McMaster University is getting more than $13.4 million from the province to build and equip research facilities for large-scale, collaborative projects.
The money from the Ontario Research Fund will help pay for more than $44.1 million in new infrastructure needed by McMaster scientists to develop products, including potential medical treatments.
“It’s super exciting,” said Eric Brown, lead investigator of the Good Bugs, Bad Bugs Program that received nearly $6 million from the province. “These groups are already doing amazing science and the goal here is really to take it to the next level.”
Brown’s new program is the largest of the four McMaster projects with plans to acquire $15-million-worth of leading-edge equipment to bring together researchers studying bugs that keep people healthy with those trying to eradicate ones that make us sick.
“There have been sort of two divides in terms of folks trying to understand how microbes are good for us and folks who are obsessed with killing microbes,” said Brown. “The truth is we’ve got an enormous amount to learn from each other.”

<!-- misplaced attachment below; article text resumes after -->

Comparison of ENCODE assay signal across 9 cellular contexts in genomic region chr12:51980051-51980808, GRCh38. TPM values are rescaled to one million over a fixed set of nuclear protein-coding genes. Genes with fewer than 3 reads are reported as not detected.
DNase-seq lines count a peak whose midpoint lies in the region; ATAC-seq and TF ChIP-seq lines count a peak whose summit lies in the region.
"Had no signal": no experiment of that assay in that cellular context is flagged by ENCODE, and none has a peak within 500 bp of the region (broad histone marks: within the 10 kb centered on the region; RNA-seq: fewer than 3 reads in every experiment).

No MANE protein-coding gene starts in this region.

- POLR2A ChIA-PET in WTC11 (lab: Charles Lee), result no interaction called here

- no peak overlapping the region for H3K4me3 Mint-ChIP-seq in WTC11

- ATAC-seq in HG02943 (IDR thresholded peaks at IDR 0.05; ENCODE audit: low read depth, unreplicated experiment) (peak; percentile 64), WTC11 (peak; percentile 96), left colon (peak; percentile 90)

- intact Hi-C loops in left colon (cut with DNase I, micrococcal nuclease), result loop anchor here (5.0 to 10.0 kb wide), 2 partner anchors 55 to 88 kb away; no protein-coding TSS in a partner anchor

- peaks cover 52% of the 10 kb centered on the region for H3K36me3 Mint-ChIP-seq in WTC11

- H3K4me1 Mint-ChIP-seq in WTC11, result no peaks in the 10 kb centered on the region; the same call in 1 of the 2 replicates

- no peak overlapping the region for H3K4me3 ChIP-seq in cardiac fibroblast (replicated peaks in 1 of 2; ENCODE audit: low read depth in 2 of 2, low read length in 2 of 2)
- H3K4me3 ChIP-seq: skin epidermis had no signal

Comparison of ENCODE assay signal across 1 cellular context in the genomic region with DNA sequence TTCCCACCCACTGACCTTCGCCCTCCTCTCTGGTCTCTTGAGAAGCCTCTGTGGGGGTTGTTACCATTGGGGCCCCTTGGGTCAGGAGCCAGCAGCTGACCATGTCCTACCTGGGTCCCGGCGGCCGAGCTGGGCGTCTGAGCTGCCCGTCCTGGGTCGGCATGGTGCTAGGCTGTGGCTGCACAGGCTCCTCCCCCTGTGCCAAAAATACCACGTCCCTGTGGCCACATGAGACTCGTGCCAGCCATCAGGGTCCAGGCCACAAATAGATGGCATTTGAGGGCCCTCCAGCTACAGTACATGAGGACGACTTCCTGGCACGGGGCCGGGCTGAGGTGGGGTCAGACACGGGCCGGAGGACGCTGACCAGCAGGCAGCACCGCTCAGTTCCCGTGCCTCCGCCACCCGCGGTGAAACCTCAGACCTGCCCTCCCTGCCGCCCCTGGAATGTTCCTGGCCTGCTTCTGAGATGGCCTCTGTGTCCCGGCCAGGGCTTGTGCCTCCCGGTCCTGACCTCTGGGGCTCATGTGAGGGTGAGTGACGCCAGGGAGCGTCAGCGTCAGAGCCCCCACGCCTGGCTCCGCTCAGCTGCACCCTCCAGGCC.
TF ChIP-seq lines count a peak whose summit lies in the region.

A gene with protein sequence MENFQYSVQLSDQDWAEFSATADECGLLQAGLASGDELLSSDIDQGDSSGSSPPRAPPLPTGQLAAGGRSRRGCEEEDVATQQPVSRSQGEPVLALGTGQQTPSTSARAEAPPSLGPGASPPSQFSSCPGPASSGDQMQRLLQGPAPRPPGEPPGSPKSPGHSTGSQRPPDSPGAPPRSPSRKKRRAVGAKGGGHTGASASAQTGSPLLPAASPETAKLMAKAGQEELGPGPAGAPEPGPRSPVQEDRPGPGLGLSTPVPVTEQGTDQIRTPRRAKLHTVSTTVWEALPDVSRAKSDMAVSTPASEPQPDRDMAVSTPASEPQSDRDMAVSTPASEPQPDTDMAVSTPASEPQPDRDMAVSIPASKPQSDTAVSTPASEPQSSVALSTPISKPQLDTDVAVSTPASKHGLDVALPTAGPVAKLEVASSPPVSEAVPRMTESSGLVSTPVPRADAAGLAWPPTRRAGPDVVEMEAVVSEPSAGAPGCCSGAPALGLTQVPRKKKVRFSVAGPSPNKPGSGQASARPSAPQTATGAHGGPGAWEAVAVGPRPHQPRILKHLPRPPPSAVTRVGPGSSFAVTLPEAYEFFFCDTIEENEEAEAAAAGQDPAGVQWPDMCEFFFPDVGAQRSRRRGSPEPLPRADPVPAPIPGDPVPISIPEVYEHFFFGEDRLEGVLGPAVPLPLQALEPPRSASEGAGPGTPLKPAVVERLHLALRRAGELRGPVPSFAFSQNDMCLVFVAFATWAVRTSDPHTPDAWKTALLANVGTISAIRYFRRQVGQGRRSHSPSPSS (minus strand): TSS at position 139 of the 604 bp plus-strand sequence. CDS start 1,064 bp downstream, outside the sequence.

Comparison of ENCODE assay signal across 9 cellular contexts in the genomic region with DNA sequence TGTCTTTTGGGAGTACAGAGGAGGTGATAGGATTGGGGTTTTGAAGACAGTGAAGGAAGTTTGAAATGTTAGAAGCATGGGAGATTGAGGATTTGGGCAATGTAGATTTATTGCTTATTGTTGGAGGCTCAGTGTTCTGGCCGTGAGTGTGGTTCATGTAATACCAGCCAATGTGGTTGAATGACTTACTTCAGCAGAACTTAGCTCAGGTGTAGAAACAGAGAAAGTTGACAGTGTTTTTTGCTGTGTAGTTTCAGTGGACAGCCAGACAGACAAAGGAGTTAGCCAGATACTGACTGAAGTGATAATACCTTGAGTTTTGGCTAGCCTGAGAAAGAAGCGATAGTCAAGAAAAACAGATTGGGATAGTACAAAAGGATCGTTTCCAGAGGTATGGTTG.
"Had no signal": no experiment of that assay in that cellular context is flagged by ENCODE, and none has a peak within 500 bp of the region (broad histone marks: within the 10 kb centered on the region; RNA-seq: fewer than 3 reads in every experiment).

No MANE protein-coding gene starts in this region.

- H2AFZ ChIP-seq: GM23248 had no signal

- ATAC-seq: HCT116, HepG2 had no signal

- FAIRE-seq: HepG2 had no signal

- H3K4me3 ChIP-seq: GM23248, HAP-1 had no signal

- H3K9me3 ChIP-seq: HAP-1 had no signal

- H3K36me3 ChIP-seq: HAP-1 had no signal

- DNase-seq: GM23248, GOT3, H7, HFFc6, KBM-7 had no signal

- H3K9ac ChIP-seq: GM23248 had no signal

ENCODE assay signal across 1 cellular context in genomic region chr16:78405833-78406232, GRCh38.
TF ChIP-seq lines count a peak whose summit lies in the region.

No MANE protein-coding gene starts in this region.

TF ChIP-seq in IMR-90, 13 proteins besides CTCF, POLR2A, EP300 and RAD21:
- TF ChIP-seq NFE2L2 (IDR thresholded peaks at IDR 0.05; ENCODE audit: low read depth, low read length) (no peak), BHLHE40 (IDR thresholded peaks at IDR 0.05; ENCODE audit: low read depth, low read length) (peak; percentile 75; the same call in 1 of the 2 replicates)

The good-bugs scientists at Farncombe Family Digestive Health Research Institute and the bad-bugs investigators at Michael G. DeGroote Institute for Infectious Disease Research “designed research plans and an extraordinary list of instrumentation to work together now to a common goal of understanding what the role of good bugs and bad bugs are in health and in disease.”
Their work could lead to new antibiotics and treatments for a variety of illnesses.
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